Buffett was talking to a class of college students at Columbia University in 2009.
While there he discussed the value of a career. Of course he put the comments in terms only he can — as an investment with a specific value.
The Value of a Career
Here’s his first statement:
“Right now, I would pay $100,000 for 10 percent of the future earnings of any of you, so if you’re interested, see me after class.”
A few things to note about this comment:
- Warren knows that over a working career, the average college graduate is going to make AT LEAST a couple million dollars. So his 10% would get him $200k. Buying $200k for $100k is a smart move and one way he became so wealthy. Remember he has to account for the time value of money too — he pays now but gets paid back over 40-50 years. And he wants way more than an investment doubling in 40 years, so he probably thinks a career is worth much more than $2 million.
- He has good reason to think that. According to Business Insider, Columbia graduates begin with a median starting salary of $59,200. Assuming they work 45 years and get 3% average annual raises, they will generate career earnings of almost $5.5 million. If they work at growing their career just a bit and average 4% annual raises, that’s almost $7.2 million in career earnings. 5% annual gains gets them $9.5 million. Remember, this is just their earnings. Imagine what could happen if they took a portion of this money and invested it throughout those 45 years.
- Given the above, Warren is making a sucker’s bet. He would do quite well paying $100k for 10% of any of their earnings.
- It’s not just the average person Buffett makes the offer to. Note the words “any of you.” So even the one earning the least will still deliver a good return for Buffet. In other words, ALL of these careers are very valuable.
Let me summarize everything up to this point in one sentence: Warren Buffett and I agree completely on the value of a career. 😉
How to Make a Career 50% More Valuable
I ask quite often if people would try and grow a multi-million dollar asset. The answer? Of course they would. So that’s what everyone should do with his career — because it is a multi-million dollar asset.
And Buffett has given us a great head start to this end. He shares something he thinks will grow a career’s value by 50%!
Here’s his second comment:
“Now, you can improve your value by 50 percent just by learning communication skills–public speaking. If that’s the case, see me after class and I’ll pay you $150,000.”
That’s a pretty bold statement. Consider:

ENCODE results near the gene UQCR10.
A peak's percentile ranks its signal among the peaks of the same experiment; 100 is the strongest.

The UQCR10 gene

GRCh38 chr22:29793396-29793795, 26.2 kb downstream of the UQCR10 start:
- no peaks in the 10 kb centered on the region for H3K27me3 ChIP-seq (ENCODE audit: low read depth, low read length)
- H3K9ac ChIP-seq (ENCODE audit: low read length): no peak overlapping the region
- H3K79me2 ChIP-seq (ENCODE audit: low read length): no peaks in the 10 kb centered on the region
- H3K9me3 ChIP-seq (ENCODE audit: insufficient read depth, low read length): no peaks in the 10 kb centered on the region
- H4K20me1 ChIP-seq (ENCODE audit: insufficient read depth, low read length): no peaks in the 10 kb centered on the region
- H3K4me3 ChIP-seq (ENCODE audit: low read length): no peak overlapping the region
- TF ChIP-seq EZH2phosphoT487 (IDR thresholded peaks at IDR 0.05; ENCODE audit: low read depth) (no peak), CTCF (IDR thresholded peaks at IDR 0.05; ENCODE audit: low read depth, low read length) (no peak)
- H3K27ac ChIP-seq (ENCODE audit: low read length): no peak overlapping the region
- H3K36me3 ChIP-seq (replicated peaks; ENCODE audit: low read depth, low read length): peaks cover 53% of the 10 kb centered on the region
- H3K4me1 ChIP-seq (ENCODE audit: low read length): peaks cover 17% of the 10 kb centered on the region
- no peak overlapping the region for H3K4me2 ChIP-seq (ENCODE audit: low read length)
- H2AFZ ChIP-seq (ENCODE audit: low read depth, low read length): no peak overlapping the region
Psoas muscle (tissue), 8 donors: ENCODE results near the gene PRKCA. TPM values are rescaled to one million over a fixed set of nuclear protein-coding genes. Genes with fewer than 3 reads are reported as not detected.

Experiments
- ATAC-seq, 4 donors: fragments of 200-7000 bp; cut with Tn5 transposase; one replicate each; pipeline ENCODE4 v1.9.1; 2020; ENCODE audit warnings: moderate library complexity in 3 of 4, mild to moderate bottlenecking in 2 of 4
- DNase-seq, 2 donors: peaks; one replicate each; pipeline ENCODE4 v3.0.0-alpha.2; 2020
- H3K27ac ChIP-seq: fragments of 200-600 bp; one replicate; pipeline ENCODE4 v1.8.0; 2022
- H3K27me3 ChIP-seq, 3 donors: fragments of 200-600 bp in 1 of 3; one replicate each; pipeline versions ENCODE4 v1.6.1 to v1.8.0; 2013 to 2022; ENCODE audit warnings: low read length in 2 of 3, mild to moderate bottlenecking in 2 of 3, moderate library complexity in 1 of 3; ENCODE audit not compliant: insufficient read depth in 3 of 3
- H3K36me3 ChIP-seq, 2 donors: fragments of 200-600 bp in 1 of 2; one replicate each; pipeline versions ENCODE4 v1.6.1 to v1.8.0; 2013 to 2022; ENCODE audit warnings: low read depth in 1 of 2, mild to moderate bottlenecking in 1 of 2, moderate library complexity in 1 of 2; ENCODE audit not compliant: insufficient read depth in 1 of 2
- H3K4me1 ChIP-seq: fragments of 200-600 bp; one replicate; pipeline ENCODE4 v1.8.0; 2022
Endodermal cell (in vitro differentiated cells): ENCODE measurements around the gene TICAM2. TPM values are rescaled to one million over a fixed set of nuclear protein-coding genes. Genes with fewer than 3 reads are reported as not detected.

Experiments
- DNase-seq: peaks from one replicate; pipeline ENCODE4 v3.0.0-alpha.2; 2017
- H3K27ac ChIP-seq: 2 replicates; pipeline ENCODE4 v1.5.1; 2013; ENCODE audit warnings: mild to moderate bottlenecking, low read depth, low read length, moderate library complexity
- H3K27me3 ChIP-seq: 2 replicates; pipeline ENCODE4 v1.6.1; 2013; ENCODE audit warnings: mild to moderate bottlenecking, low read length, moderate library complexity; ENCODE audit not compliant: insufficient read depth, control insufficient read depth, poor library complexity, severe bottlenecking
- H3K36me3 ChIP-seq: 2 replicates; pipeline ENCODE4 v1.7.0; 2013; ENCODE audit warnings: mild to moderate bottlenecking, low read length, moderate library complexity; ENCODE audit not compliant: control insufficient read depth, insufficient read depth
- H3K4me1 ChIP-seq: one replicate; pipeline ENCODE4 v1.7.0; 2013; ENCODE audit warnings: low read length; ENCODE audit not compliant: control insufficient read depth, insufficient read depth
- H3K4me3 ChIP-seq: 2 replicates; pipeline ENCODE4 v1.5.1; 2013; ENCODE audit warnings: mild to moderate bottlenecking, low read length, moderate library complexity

- Your entire career (education, experience, EVERYTHING) is worth $100k to him.
- Your ability to speak in public alone is worth an extra $50k.
Sounds like he puts a high value on speaking and communicating.
I would agree 100%. Being able to speak in public is a very valuable skill. Developing this skill is a great way anyone can grow his income and get those extra millions over the course of a career.
I’d actually expand the statement to all communication skills — speaking (to large or small groups and even one-on-one) and writing are very valuable skills that employers pay big money for.
My Experience with Communication Skills
I have seen the value of these skills first-hand in my career. I was fortunate to benefit from a several situations that helped me develop them (and realize higher earnings as a result).
It started in high school when it became clear that I was not going to be a star athlete. I turned my time an attention elsewhere and got involved in school plays, speech and drama competitions, and debate. By the time I left high school I was comfortable in front of a crowd.
At college I had more opportunities to speak to groups of all sizes. I was involved in a number of campus organizations plus held a staff assistantship. Many of these required me to speak regularly so my skills improved.
In graduate school many of our classes required a final project that we had to present. I built my skills even more, once delivering the entire one-hour presentation without notes for our whole team.
Also in graduate school I learned how to write well, through a grueling class that taught business writing.
Once in the real world I continued to develop these skills, both through the normal course of work as well as by attending seminars on salesmanship, presenting, and speaking to the media. All of these built upon each other and my skills kept growing.
I’m not sure being able to speak in public helped me increase my earnings by 50% by itself, but I am sure it had a significant contribution to my overall earning potential. Why? I think we all tend to assign all sorts of positive traits to those who speak and write well. We think they are more intelligent, skilled, capable, and so on. Companies tend to like these qualities and reward those who have them.
Of course there needs to be substance behind the style. You can’t speak your way to success — at some point you need to deliver the goods as well.
But I think it’s safe to say that being able to communicate effectively is a skill that can separate anyone from the crowd and help him earn more than he would without the ability.
That’s my take on speaking’s impact on a career. What do you think?
photo credit: Brisbane City Council 2012 Green Heart Schools public speaking competition via photopin (license)